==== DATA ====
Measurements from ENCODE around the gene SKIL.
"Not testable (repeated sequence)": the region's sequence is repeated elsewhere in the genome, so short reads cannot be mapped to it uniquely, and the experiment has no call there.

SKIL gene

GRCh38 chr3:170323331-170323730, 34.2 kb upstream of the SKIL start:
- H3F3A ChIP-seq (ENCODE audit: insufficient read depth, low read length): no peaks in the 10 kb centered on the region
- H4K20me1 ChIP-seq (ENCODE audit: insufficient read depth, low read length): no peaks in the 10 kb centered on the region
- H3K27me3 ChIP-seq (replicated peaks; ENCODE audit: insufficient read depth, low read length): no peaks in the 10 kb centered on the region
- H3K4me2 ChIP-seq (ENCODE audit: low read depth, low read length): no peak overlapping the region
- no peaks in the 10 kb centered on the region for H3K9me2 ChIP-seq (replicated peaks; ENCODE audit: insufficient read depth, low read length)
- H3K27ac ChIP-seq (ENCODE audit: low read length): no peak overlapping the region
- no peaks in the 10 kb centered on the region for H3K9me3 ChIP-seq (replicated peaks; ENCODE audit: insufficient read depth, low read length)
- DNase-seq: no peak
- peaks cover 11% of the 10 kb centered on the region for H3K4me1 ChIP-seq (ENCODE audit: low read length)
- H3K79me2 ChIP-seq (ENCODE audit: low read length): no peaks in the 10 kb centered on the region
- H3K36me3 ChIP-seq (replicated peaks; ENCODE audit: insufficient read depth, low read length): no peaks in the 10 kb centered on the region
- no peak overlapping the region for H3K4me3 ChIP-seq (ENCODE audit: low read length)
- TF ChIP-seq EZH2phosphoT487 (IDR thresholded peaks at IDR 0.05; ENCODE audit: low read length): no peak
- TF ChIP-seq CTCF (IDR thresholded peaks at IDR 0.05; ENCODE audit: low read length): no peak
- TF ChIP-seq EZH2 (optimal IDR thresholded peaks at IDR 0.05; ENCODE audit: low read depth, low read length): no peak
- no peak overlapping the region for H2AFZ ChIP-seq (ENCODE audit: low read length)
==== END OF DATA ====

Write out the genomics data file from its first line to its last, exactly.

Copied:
Measurements from ENCODE around the gene SKIL.
"Not testable (repeated sequence)": the region's sequence is repeated elsewhere in the genome, so short reads cannot be mapped to it uniquely, and the experiment has no call there.

SKIL gene

GRCh38 chr3:170323331-170323730, 34.2 kb upstream of the SKIL start:
- H3F3A ChIP-seq (ENCODE audit: insufficient read depth, low read length): no peaks in the 10 kb centered on the region
- H4K20me1 ChIP-seq (ENCODE audit: insufficient read depth, low read length): no peaks in the 10 kb centered on the region
- H3K27me3 ChIP-seq (replicated peaks; ENCODE audit: insufficient read depth, low read length): no peaks in the 10 kb centered on the region
- H3K4me2 ChIP-seq (ENCODE audit: low read depth, low read length): no peak overlapping the region
- no peaks in the 10 kb centered on the region for H3K9me2 ChIP-seq (replicated peaks; ENCODE audit: insufficient read depth, low read length)
- H3K27ac ChIP-seq (ENCODE audit: low read length): no peak overlapping the region
- no peaks in the 10 kb centered on the region for H3K9me3 ChIP-seq (replicated peaks; ENCODE audit: insufficient read depth, low read length)
- DNase-seq: no peak
- peaks cover 11% of the 10 kb centered on the region for H3K4me1 ChIP-seq (ENCODE audit: low read length)
- H3K79me2 ChIP-seq (ENCODE audit: low read length): no peaks in the 10 kb centered on the region
- H3K36me3 ChIP-seq (replicated peaks; ENCODE audit: insufficient read depth, low read length): no peaks in the 10 kb centered on the region
- no peak overlapping the region for H3K4me3 ChIP-seq (ENCODE audit: low read length)
- TF ChIP-seq EZH2phosphoT487 (IDR thresholded peaks at IDR 0.05; ENCODE audit: low read length): no peak
- TF ChIP-seq CTCF (IDR thresholded peaks at IDR 0.05; ENCODE audit: low read length): no peak
- TF ChIP-seq EZH2 (optimal IDR thresholded peaks at IDR 0.05; ENCODE audit: low read depth, low read length): no peak
- no peak overlapping the region for H2AFZ ChIP-seq (ENCODE audit: low read length)